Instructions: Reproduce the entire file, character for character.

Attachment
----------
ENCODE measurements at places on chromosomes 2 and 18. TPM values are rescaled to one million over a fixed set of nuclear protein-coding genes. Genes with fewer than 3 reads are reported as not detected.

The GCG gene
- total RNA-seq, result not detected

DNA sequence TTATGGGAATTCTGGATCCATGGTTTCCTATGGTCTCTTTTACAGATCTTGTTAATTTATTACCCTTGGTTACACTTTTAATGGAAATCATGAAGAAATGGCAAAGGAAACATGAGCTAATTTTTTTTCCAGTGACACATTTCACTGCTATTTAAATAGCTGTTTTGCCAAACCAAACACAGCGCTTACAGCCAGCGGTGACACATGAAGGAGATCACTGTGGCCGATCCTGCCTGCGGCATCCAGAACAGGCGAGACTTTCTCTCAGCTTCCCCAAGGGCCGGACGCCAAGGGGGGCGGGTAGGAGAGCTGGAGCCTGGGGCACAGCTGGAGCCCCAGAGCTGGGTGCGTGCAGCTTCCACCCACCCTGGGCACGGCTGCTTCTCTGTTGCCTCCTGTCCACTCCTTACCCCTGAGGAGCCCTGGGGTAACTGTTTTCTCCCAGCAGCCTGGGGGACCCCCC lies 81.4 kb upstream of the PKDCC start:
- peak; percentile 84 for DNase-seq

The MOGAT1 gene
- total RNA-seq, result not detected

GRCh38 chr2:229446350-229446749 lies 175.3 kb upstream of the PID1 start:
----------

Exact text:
ENCODE measurements at places on chromosomes 2 and 18. TPM values are rescaled to one million over a fixed set of nuclear protein-coding genes. Genes with fewer than 3 reads are reported as not detected.

The GCG gene
- total RNA-seq, result not detected

DNA sequence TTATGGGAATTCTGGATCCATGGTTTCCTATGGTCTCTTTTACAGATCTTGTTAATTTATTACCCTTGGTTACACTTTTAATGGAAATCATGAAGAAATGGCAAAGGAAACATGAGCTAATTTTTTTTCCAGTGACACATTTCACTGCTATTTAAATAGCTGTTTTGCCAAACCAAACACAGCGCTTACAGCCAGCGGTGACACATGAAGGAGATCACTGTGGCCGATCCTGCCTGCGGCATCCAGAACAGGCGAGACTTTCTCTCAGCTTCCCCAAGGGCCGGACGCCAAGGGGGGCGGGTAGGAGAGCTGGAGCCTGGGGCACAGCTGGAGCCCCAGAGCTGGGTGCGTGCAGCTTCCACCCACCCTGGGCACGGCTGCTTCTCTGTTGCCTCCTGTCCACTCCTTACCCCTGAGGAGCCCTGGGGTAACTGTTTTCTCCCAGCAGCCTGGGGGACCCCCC lies 81.4 kb upstream of the PKDCC start:
- peak; percentile 84 for DNase-seq

The MOGAT1 gene
- total RNA-seq, result not detected

GRCh38 chr2:229446350-229446749 lies 175.3 kb upstream of the PID1 start: